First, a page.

and the Powercab from here

 

http://www.bromsgrovemodels.co.uk/assets/own/power_cab_manual_v1.28.pdf

 

which may help you to see which is the more straightforward for you to use.

 

 

I enjoy using the PowerCab every time I get chance too and would not hesitate recommending it to a DCC newbie mainly because it is easier to obtain than the MultiMaus in the UK.

 

 

See if you can get to a model shop or show and try out both systems for yourself to see which you find easier in operation.

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So it means I have a colour choice. Fleischmann comes in blue colour!!!

 

Neo,

 

It's actually a very sober grey. I have one of each, one Roco, one Fleischmann and can assure you that barring the colour they're identical. The quality check slip with my Fleischmann even had Roco on it...!

 

Watch out for the blue ones as they are MultiMaus Pro. They're more expensive and use radio to connect the handset to the command station.

 

I'm currently using my MultiMauses with the Lenz LZV100, which makes for a very capable system with great ergonomics. My only slight quibble with the Multimaus is the 'centre-off' style of control knob, but I got over that pretty quickly when I actually started using it.

 

Steph

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I am still well pleased with my Powercab which I bought about 18 months ago.

I have not used a Multimaus, but from what I have read it is also a very good system.

 

I sometimes find it useful to read back CVs but as mentioned, you can write these with a Multimaus & keep a record of them...but only if you are more organised than I am :rolleyes:.

 

I believe you will be pleased with whatever system you choose.

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So it means I have a colour choice. Fleischmann comes in blue colour!!!

It's actually a very sober grey. I have one of each, one Roco, one Fleischmann and can assure you that barring the colour they're identical.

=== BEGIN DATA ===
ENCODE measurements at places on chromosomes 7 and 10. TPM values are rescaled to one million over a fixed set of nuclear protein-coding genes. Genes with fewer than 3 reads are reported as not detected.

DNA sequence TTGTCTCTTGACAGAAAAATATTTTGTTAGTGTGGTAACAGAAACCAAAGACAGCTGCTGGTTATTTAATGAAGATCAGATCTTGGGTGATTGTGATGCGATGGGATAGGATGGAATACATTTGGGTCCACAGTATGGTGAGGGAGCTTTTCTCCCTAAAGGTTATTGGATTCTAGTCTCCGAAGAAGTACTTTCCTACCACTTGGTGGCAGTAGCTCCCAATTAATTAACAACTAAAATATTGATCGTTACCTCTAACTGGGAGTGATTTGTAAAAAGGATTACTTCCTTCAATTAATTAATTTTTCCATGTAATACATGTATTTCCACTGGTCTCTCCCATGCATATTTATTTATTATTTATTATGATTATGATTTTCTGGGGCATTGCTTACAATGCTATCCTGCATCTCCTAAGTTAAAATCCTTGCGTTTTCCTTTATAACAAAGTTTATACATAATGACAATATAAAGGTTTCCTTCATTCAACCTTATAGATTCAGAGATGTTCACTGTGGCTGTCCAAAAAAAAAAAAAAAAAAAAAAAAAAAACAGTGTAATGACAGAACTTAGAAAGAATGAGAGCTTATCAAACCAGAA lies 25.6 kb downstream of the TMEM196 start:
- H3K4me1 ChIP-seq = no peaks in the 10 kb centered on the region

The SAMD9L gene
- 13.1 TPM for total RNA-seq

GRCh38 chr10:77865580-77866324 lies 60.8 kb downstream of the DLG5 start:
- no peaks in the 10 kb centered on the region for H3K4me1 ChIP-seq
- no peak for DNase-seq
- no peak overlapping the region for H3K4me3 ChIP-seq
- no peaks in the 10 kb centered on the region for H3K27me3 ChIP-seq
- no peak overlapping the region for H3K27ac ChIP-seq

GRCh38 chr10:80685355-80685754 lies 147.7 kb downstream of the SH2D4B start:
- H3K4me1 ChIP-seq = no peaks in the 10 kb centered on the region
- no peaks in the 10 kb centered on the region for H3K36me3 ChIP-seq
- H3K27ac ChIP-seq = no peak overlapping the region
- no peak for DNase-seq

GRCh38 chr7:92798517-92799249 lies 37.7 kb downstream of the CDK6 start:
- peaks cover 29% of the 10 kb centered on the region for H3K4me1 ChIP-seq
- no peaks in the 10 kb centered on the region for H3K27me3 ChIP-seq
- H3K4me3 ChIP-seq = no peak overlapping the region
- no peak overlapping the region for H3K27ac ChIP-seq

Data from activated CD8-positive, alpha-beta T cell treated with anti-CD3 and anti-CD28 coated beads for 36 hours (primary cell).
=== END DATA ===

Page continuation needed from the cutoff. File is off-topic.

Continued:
Watch out for the blue ones as they are MultiMaus Pro. They're more expensive and use radio to connect the handset to the command station.

Just re-emphasising what Steph says.

 

MultiMaus

Red - Roco

Grey - Fleischmann

 

MultiMausPro

Blue - both Roco & Fleischmann

 

The Blue coloured Pro handset is not only more expensive, but it can only be used with the matching (radio) wireless command station (digital amplifier in Roco speak).

It cannot be used with the Lenz system or standard MultiMaus system.

 

 

Fleischmann MultiMaus for sale on eBay Roco MultiMaus for sale on eBay

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  • 3 weeks later...

I think that one consideration might be worth looking at if you need 126 speed step mode. Although the MultiMaus supports 126-step mode I think that the control knob on the Multimaus only has 28 positions either way, I suspect that the NCE will do the full 126 positions.

 

The Multimaus is very expandable, and can of course be used with the programming track auto switch in the same way that the NCE can, but to read back CVs on the MultiMaus you will need to buy the Roco interface that includes the computer interface as well as the seperate programming track connection. Probably cheaper to buy a Lenz LZV100 command station though!

 

The MultiMaus amplifiers and boosters can be powered from DC or a transformer. They work really well with an 18V laptop type power supply and it will probably come with the right plug on the end.